Why automakers should focus less on OEE and more on part quality
Quality management in manufacturing is often looked at through the lens of process optimization, partially due to the long-standing dominance of statistical process control (SPC) as a solution for quality. SPC was developed in the 1920s and has remained an automotive industry standard for manufacturing quality control ever since.
The concept of SPC rests on the assumption that a perfect process with highly-functioning machines will produce the highest level of quality possible. But, SPC has some gaps. Control charts display the measurements of each isolated signal and the actual outcome of processes, i.e., the final quality of the part, is not considered.
There are other calculations that can be used to measure the quality of a manufacturing process. OEE or “Overall Equipment Effectiveness” is a calculation for measuring manufacturing productivity. OEE is calculated with the formula (Availability)*(Performance)*(Quality).
With quality factored into the equation, this metric provides an opportunity to measure quality fluctuations over time. However, OEE does not complete the quality picture. OEE can’t tell us why defects are occurring. It is still based on a process view of production, where the speed and uptime of the operation is the focus, and quality has no context. There isn’t much we can learn from this equation about how to make better and higher-quality parts.
In automotive manufacturing, what does a part quality approach look like?
A part quality approach looks at each part being built, all the sub-components that form it, and all the actions that impact it by tracking it through the manufacturing process with a unique serial number. Then, data patterns can be analyzed to look for patterns or correlations and variations in production. The outcome of the entire production process and the output is considered, not just the health of the machines and mechanisms creating it.
The typical manufacturing tech stack starts at the PLC or sensor level, with asset management tools and SCADA built upon that. SPC solutions and manufacturing execution systems are used for operations management and statistical analysis, with ERP systems at the top of the pyramid.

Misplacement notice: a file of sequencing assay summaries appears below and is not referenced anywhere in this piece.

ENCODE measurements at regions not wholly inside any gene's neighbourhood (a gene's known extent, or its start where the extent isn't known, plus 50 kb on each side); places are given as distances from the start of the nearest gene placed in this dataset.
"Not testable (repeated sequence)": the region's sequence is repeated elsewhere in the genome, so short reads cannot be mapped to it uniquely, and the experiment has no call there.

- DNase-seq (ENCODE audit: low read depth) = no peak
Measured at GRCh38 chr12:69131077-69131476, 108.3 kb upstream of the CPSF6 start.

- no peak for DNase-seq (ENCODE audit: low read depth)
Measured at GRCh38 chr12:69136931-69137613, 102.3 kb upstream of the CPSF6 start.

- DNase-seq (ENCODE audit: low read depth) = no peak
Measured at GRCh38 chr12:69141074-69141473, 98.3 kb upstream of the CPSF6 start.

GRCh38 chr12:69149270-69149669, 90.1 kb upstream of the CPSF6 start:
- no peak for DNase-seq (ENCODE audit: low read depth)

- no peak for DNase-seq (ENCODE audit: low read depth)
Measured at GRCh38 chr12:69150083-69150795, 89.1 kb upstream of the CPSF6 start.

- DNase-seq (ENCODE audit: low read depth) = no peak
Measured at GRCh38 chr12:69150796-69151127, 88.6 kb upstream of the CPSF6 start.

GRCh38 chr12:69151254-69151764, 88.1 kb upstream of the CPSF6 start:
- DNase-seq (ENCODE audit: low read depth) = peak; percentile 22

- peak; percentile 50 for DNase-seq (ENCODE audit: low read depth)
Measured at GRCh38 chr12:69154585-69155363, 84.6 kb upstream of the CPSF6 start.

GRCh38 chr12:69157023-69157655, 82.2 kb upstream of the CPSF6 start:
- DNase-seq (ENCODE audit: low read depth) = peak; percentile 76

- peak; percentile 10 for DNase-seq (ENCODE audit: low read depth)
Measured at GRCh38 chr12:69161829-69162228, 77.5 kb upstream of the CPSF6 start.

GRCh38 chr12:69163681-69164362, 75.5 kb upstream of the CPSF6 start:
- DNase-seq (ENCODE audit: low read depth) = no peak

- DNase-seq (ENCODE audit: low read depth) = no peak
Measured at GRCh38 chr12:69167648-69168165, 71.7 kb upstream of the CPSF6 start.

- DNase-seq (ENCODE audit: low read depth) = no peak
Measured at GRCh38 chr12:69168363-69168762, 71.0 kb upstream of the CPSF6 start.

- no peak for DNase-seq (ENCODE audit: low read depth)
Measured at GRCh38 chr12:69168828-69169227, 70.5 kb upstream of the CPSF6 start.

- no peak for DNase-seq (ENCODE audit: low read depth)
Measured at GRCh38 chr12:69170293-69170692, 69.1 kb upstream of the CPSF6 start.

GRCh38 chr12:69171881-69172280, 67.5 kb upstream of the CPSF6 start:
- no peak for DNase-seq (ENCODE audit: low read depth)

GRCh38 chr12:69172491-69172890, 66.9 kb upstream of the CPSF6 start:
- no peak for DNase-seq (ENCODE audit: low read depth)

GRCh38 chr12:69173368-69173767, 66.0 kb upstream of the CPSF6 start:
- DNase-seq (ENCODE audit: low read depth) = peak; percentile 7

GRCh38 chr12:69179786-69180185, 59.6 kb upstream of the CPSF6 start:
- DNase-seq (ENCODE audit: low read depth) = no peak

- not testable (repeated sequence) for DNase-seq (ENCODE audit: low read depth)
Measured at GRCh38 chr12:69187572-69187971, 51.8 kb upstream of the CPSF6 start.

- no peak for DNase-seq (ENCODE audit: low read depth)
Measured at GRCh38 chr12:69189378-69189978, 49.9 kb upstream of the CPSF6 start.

We propose that a predictive analytics software solution should integrate with these systems in order to truly understand the causes of defective parts during production.
The updated tech stack we propose looks something like this:
Solving part quality problems with a predictive quality analytics solution
There are solutions on the market that use advanced analytics to solve process quality problems on the line. Many of these are built for continuous or process-based manufacturing. These tools work well in industries like Food and Beverage, where problems are often based on overall quality and reducing scrap rates. But these tools are not ideal for manufacturing expensive precision parts, like the precision parts built for automotive, off-highway, and electric vehicles.
With more expensive, complex parts such as transmissions, electric batteries, and engines, it isn’t enough to look at quality from a process perspective. Scrapping even a handful of high-demand parts like electric batteries after production is a huge opportunity cost. Since these parts have serial numbers, they are perfect candidates for a predictive quality solution to monitor their production. Predictive quality tools can closely monitor multiple data points in real time to alert operators before a defect may occur, and allow deeper analysis into the root causes of problems – so quality issues can be identified and solved quickly and accurately.
Many automotive manufacturers understand the difference between optimizing their processes and looking at part quality specifically, but they have not yet adopted tools that support higher part quality during manufacturing. They may simply be unaware of the improvements that these tools can add.